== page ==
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Do you really mean that?

Do you know what Christmas, footballers and mines have in common? No? Then think about it as you read this post. The solution to the riddle brings us to one of the phenomena that is examined in linguistics under the heading “semantics”.

Semantics and the challenge of digitizing unstructured information

However, semantics is not only about Christmas, footballers and mines, but (even primarily …) about meaning in general – especially about words and sentences.

Many scientists have tried to find a general principle of meaning. How do you describe meaning, what is “meaning”? There have been disputes over this, including linguistic wars in the 1960-1970s.

It is the variety of meanings and the different approaches to describing meaning that make semantics so exciting. Anyone who wants to understand (or better: to analyze) a text with the help of computer science must be aware of this diversity. It shows the possibilities as well as the limits of digitization of meaning as it can be found in documents and texts. 

While we can map the characters and letters either directly in digitized form as ASCII or UNICODE characters and, for example, automatically count them, the meaning of words and sentences cannot be mapped directly. Texts are also referred to as unstructured documents or unstructured information. But that does not mean that our language and meaning in general are completely unstructured. What makes automated text analysis so difficult is rather the different structural principles that, in some cases all at once, a word, sentence or text are based on.

Semantic features

Again and again attempts are being made to disassemble the meaning of words. Why? Because by knowing the meaning of the smallest elements or semantic features our language contains, we could put together the meaning of individual words from these elements. That would be a big help for determining relationships between words using mathematical principles to only mention one example.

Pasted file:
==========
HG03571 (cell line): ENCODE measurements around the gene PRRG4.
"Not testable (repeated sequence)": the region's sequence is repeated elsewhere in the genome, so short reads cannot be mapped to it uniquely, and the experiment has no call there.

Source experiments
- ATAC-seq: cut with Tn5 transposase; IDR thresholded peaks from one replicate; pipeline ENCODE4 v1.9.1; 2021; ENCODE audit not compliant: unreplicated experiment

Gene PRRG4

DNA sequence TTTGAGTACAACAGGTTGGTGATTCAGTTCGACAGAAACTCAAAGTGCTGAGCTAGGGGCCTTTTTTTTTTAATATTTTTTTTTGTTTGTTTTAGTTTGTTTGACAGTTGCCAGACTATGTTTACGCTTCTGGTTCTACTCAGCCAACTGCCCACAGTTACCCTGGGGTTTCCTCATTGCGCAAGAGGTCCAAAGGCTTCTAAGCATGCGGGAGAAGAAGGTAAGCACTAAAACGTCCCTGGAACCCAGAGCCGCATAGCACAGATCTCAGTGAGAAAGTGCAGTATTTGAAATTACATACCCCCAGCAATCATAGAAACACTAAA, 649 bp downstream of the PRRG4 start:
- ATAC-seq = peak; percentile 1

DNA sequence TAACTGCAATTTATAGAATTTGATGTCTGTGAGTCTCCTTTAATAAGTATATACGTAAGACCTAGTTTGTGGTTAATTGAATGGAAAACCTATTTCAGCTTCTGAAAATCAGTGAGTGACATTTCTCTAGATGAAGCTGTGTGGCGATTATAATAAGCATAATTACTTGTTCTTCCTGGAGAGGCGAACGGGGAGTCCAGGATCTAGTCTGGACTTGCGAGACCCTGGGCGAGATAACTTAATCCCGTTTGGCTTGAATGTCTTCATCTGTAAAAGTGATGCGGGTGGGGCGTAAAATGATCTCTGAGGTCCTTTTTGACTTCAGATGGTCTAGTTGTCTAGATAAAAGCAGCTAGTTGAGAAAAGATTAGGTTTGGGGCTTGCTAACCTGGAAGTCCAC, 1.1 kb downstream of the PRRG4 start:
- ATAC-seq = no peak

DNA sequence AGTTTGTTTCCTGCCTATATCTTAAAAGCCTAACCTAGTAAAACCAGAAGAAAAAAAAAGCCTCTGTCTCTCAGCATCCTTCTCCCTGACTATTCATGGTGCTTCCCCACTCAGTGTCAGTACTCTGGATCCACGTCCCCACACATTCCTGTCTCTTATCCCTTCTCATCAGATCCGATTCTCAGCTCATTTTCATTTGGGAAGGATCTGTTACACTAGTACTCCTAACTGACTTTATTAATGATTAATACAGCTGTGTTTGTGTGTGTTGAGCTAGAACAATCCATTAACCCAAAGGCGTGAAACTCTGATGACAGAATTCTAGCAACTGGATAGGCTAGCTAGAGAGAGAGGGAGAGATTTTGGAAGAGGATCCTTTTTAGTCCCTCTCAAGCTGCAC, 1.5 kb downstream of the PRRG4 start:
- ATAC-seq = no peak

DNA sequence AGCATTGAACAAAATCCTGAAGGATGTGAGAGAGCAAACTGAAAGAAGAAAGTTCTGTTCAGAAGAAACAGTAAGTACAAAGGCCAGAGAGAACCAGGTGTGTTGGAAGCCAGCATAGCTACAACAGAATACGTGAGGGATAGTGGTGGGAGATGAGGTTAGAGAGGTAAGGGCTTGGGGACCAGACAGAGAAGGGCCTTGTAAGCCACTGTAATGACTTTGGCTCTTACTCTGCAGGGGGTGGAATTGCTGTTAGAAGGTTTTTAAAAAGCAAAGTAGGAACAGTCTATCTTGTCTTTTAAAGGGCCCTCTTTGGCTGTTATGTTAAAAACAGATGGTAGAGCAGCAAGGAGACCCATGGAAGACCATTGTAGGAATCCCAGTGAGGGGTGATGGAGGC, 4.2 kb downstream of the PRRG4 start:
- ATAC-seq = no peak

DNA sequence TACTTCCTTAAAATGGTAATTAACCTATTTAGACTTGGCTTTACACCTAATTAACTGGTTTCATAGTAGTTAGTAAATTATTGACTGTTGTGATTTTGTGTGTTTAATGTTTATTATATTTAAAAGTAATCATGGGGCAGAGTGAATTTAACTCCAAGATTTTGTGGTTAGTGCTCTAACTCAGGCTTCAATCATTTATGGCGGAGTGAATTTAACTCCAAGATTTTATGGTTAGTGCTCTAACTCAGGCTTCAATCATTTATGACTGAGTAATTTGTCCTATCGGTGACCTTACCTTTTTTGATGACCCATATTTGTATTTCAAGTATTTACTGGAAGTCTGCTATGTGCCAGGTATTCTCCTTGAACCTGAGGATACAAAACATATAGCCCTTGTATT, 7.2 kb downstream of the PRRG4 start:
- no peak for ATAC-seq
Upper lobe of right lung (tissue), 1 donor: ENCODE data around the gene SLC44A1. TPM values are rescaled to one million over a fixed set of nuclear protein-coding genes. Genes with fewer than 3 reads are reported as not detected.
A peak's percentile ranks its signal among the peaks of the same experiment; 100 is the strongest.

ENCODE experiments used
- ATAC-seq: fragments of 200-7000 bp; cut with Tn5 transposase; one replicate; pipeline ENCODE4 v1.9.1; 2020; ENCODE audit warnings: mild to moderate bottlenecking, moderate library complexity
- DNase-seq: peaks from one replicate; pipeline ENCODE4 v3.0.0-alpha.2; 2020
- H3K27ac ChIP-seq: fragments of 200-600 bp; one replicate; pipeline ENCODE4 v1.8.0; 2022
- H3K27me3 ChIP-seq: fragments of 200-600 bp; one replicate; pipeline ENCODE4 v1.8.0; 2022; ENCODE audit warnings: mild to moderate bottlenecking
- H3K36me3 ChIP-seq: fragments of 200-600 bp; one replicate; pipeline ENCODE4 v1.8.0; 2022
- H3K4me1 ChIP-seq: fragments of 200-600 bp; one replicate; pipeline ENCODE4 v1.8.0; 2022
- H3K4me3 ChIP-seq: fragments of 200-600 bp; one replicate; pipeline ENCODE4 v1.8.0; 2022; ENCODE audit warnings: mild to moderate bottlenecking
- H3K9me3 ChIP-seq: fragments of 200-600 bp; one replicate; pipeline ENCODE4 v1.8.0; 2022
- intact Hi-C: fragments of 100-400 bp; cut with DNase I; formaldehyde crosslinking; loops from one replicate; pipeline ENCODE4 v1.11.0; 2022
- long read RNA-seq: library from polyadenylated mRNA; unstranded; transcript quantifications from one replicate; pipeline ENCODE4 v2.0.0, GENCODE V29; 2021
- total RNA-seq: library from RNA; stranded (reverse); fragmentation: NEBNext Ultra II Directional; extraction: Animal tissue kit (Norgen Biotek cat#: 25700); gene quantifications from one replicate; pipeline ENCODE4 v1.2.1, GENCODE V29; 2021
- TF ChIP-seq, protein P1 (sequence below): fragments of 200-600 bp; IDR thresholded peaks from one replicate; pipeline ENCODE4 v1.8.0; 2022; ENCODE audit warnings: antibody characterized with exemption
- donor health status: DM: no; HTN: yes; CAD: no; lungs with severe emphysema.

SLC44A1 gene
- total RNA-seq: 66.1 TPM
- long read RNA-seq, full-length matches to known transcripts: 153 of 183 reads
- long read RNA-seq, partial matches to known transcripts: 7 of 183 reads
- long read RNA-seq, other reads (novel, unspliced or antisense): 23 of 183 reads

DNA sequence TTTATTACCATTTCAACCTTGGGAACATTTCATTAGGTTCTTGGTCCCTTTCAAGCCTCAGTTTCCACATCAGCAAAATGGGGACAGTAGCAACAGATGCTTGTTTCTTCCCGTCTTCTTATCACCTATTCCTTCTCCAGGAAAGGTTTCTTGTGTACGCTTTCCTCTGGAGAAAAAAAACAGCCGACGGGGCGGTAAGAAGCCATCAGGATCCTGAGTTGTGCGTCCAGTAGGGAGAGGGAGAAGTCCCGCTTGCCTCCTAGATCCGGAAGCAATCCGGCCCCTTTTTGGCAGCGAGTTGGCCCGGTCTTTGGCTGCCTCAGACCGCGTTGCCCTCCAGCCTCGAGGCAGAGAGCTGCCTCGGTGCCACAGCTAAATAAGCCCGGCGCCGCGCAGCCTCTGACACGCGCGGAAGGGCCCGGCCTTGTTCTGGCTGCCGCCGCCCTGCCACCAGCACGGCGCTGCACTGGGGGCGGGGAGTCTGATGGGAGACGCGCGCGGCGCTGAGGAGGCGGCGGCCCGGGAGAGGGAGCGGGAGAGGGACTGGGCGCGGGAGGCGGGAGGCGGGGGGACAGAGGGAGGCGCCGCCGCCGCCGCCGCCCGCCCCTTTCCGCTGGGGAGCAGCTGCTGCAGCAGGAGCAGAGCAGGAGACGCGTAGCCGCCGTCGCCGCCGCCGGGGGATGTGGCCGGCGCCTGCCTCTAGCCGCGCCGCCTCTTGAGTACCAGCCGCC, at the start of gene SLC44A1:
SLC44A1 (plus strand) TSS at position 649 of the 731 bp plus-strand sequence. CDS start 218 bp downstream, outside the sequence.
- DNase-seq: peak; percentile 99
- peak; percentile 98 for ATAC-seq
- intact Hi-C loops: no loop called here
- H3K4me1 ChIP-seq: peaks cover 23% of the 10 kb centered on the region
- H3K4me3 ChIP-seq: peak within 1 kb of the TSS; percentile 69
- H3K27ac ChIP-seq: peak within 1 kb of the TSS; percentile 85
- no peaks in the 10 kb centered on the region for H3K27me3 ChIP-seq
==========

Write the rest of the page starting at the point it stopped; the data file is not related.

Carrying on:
Let us assume, for example, that the features +/- male, +/- female, +/- adult, +/- civil, +/- monarch exist as the smallest elements of meaning. We could describe the meaning of woman and man, queen and king as follows:

Element of meaning / MeaningFraumanKöniginKönig

The relationship between queen and king can then be described as a transformation, namely QUEEN – female + male = KING.

Similar regularities also exist in the names of animals: mare – stallion – foal; cow – bull – calf; sheep – ram – lamb.

The limits of disassembling the meaning of words

There are meanings like king and queen that are good for disassembling. However, with other words we often come up against the limits of feature-based analysis. Is it a feature of birds that they can fly? If so, then why is a penguin a bird? What exactly distinguishes a dish from a bowl or a cup from a mug? What are the features of the words to buy, democracy, or happiness?

Illustration: Cup or mug?

To deal with problems such as the penguin and cup subject, in semantics we use prototypes. A prototype represents an abstract category such as bird or mug mentally and does not necessarily exist in reality. With this “ideal” bird or mug we then compare the specimens that we encounter. More complex situations such as to purchase, which involve multiple participants, things exchanged, intentions, etc. are handled in a similar way.

For the technical processing of semantics, semantha uses language models. These models can mathematically represent the relationships between queen and king, woman and man surprisingly well (see figure below). However, they have difficulties with the presentation of more complex relationships (1:M relations are difficult, Translating Embeddings for Modeling Multi-relational Data) or contexts, such as in a purchase event.